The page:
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Why is my TEDx talk so short?

8 days to go until my TEDx talk at the Open University. I’m very excited. I have 14 minutes to convince the world to join my crusade. 840 seconds to encourage people to value human to human communication as much as they value their technology.

You see, I’m frightened that in our excitement about all the amazing things technology gives and promises us, we’re losing what I think is our most fundamental life skill.

All around us – in homes, cars, offices, restaurants, chambers of government – two things are happening. 1. People are not listening and talking to each other at all. I bet you’ve seen a family around a restaurant table, each one on a device.  2. Debate (in public and in private) is becoming angry, ugly and ever more personal.

Social media in particular has taught us to communicate rapidly, briefly, simplistically, without nuance. I worry it’s making us think that way too!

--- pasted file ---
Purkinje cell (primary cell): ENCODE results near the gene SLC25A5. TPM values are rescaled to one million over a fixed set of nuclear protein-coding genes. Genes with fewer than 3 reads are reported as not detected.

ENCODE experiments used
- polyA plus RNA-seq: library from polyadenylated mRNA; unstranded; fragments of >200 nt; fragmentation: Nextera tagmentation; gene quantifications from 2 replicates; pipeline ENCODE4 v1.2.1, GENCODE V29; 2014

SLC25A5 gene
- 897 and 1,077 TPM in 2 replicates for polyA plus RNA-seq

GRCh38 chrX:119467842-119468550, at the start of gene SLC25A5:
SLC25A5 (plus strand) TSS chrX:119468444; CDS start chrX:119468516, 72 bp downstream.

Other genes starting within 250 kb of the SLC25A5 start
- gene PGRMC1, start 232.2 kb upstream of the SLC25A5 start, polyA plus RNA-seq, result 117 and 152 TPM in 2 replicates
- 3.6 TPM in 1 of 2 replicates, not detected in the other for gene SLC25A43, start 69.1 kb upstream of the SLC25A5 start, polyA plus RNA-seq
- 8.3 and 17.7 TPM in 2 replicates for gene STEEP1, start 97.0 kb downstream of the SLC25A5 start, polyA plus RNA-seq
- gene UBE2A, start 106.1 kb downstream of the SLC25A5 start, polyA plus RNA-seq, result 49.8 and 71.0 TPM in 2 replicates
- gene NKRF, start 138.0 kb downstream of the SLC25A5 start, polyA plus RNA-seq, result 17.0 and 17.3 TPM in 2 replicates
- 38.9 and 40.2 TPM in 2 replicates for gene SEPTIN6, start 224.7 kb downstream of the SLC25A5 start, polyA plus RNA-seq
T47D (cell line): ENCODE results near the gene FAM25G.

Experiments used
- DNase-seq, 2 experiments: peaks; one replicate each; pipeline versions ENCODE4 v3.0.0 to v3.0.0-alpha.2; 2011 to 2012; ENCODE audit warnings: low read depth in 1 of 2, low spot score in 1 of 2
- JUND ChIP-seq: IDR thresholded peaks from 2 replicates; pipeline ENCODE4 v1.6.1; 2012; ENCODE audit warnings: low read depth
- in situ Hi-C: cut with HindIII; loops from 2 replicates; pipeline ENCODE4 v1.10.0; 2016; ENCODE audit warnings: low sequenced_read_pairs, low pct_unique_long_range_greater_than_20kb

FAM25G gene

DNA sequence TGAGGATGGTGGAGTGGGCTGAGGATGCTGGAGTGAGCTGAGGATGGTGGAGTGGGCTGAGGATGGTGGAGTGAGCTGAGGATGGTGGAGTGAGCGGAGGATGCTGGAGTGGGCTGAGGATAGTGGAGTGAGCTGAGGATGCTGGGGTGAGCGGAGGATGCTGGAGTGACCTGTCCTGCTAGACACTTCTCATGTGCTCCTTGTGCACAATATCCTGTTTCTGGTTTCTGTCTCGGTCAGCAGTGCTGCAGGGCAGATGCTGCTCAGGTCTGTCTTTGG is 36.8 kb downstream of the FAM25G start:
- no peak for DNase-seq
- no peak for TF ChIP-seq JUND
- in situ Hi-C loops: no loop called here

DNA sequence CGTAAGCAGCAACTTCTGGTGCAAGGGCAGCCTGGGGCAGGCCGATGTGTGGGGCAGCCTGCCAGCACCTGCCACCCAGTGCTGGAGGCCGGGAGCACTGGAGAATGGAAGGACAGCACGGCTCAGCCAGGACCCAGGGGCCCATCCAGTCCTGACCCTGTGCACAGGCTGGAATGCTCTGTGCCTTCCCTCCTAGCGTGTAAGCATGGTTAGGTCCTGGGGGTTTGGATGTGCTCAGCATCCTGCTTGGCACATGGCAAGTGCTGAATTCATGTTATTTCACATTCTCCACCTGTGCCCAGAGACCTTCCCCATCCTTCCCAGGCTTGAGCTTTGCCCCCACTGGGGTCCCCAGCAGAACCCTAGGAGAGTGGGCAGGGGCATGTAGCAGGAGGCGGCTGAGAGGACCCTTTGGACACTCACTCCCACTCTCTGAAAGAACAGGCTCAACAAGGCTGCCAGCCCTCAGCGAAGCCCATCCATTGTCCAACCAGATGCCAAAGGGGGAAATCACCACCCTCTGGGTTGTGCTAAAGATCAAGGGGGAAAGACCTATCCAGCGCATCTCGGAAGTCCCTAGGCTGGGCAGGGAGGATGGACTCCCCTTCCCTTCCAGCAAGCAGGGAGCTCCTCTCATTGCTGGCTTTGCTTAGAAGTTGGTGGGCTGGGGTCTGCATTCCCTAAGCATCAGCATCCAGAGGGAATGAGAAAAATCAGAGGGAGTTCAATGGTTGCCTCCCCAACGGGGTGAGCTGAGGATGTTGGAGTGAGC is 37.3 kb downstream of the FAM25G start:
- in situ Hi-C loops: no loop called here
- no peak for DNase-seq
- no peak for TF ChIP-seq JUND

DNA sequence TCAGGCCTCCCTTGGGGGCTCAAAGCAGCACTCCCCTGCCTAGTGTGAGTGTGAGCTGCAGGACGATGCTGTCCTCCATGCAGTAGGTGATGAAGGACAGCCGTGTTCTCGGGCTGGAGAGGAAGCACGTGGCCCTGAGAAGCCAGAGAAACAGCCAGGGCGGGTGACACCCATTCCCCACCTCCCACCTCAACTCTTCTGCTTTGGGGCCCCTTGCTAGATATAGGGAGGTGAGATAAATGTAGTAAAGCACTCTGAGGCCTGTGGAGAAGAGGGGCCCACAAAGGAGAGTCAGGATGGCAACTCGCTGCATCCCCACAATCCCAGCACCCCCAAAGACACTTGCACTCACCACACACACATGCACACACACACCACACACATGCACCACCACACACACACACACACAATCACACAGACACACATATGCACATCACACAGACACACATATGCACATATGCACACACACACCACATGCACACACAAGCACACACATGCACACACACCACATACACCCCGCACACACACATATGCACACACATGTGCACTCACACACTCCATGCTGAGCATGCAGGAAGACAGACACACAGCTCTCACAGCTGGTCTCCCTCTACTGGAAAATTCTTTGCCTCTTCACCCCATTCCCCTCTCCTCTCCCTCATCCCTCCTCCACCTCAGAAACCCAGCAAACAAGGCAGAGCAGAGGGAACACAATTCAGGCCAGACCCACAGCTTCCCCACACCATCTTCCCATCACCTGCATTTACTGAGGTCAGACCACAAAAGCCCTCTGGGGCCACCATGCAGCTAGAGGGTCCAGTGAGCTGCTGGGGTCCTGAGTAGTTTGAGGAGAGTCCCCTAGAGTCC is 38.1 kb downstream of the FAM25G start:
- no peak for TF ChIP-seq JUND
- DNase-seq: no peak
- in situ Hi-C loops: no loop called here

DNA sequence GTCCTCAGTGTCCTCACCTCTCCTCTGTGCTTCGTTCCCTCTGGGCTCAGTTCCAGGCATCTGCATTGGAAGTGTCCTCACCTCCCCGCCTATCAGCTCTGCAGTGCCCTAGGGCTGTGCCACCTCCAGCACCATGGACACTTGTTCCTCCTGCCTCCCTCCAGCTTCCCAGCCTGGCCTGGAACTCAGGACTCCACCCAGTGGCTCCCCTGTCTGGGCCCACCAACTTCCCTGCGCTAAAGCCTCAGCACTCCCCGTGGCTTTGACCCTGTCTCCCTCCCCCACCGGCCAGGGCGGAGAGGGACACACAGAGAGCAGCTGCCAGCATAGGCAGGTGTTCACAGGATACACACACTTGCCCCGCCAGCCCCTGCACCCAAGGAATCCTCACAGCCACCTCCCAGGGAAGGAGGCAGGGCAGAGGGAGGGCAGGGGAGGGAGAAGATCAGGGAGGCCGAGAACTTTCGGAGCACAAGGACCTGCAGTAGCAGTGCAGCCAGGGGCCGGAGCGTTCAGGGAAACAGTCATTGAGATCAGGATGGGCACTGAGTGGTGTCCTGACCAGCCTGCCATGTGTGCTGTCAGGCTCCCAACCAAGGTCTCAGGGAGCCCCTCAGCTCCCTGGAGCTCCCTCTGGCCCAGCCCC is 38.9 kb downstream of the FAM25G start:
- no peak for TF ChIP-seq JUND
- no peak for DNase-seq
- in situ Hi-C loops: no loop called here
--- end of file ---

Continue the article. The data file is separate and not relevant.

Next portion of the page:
It takes fewer characters to name call – “nasty woman”, “bad man” than to unpick ideas you disagree with. Perhaps Michael Knowles has spent too much time on social – hence his attack on Greta Thunberg on Fox News in September – “mentally ill”. Why not go after the science, Michael?

The problem is, the more we avoid human to human communication, the less confident we become. It’s like a sport – we have to learn the techniques, and then we have to practise. If not, there are real-world consequences for us all, every day. It takes skilful communication to:

  • Shine in a job or university interview
  • Complain about the cold chips and get a reduction on the restaurant bill
  • Change hotels without causing offence to the owner
  • Negotiate a discount on a new bed
  • Ask for a pay rise or promotion
  • Present compelling ideas to a client or colleague
  • Deliver tough feedback to a team member
  • Avoid an argument with your teenager over the length of her skirt!!!

And it takes time, the thing all of us struggle with in the 21st century. Concentration spans are ever shorter – 8 seconds according to Microsoft’s research. We’re turning into goldfish.

Which is why my TEDx talk is so short…..

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